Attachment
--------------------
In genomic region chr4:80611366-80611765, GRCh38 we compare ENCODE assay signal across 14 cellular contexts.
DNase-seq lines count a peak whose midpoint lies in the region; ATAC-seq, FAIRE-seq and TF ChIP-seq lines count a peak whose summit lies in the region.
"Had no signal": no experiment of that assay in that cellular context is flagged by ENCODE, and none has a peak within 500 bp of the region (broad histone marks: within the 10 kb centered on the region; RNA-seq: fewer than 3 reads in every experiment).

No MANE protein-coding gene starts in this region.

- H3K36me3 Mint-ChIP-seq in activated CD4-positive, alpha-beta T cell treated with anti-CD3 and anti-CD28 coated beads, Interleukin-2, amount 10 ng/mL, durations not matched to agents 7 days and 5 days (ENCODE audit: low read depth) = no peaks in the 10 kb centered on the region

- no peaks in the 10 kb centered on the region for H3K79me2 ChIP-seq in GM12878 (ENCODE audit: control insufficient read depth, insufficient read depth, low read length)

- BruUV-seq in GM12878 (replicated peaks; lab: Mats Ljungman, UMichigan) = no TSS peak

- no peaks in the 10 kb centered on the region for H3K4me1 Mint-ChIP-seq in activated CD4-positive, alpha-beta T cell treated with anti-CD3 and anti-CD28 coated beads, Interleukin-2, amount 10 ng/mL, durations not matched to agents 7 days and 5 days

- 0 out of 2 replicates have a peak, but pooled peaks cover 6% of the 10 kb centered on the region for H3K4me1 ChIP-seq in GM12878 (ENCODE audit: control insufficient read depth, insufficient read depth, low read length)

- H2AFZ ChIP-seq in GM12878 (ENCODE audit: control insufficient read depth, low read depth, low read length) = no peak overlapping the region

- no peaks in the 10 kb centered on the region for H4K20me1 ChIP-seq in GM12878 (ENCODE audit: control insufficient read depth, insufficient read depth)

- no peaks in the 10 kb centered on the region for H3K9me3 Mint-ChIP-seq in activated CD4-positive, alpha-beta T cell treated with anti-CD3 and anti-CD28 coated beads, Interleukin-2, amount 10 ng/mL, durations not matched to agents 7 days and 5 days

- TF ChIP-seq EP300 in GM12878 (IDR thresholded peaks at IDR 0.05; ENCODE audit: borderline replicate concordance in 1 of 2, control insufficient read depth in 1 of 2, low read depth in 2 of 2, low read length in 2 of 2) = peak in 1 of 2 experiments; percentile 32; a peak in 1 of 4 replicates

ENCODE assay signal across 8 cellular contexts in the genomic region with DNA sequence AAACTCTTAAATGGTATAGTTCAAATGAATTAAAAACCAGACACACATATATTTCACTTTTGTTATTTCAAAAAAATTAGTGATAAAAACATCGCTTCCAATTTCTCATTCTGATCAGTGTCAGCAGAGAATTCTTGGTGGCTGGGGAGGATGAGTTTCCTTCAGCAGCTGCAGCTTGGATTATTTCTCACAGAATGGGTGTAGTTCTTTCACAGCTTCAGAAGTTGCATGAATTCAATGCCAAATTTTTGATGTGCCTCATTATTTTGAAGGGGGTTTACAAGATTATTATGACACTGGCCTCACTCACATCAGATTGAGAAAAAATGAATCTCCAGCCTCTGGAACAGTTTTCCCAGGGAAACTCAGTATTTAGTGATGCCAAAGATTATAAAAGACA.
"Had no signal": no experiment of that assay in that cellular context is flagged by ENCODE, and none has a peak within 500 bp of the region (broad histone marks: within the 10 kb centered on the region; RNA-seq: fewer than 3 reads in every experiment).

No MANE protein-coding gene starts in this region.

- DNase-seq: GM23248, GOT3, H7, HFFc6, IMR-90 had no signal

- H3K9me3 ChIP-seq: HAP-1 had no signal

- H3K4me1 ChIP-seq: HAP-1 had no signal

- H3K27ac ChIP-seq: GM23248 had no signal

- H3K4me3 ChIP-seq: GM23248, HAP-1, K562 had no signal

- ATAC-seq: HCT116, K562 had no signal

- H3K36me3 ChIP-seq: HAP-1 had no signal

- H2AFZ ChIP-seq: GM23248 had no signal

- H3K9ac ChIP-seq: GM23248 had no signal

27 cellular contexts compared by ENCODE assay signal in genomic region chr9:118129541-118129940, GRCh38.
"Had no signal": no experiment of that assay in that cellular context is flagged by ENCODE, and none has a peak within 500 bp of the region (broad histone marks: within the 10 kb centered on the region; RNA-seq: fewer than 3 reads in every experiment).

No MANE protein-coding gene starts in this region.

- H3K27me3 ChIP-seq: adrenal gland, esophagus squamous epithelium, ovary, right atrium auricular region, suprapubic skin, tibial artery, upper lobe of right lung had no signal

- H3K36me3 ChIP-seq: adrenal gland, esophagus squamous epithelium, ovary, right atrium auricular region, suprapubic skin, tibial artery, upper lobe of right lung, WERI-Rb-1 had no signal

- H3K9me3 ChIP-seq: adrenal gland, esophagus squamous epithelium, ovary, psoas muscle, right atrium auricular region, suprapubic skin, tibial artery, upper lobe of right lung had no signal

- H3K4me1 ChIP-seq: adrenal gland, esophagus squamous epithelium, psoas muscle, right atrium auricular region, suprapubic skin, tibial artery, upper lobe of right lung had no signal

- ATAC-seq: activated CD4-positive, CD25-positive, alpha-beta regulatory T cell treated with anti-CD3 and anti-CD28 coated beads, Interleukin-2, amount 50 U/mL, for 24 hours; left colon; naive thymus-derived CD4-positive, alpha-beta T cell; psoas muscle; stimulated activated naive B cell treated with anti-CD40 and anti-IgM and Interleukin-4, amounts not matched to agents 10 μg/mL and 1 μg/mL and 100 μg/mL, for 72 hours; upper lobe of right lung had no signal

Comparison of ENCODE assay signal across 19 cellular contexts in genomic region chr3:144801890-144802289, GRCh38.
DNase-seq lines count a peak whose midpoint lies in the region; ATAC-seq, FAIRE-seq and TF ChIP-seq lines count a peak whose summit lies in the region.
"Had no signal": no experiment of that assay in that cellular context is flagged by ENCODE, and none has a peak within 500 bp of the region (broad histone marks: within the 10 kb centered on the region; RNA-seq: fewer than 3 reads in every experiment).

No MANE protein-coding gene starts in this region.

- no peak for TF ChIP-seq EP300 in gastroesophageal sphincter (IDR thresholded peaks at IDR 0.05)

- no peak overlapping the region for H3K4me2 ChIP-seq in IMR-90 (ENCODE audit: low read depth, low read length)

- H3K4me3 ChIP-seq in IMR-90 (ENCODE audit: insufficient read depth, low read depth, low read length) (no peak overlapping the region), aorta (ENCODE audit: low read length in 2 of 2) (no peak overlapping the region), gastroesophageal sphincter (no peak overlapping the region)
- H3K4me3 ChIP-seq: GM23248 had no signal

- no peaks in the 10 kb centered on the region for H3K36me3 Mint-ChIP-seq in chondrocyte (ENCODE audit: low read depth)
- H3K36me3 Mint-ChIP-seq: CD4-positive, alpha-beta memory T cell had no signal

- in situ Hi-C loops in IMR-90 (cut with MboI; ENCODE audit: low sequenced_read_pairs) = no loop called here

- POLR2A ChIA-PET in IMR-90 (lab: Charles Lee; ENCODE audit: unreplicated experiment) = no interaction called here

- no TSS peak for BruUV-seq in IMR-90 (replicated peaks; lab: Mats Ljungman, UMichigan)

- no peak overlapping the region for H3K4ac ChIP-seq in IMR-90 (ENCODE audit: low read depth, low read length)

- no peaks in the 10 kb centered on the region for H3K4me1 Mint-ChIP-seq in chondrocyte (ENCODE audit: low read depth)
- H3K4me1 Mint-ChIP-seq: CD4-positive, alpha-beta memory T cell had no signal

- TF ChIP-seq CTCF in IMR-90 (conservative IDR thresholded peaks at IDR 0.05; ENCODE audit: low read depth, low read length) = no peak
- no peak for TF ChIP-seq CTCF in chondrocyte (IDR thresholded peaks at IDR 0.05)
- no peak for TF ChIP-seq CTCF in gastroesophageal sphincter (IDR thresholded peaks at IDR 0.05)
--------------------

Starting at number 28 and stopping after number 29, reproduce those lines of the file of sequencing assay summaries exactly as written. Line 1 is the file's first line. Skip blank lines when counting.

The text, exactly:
No MANE protein-coding gene starts in this region.

- H3K27me3 ChIP-seq: adrenal gland, esophagus squamous epithelium, ovary, right atrium auricular region, suprapubic skin, tibial artery, upper lobe of right lung had no signal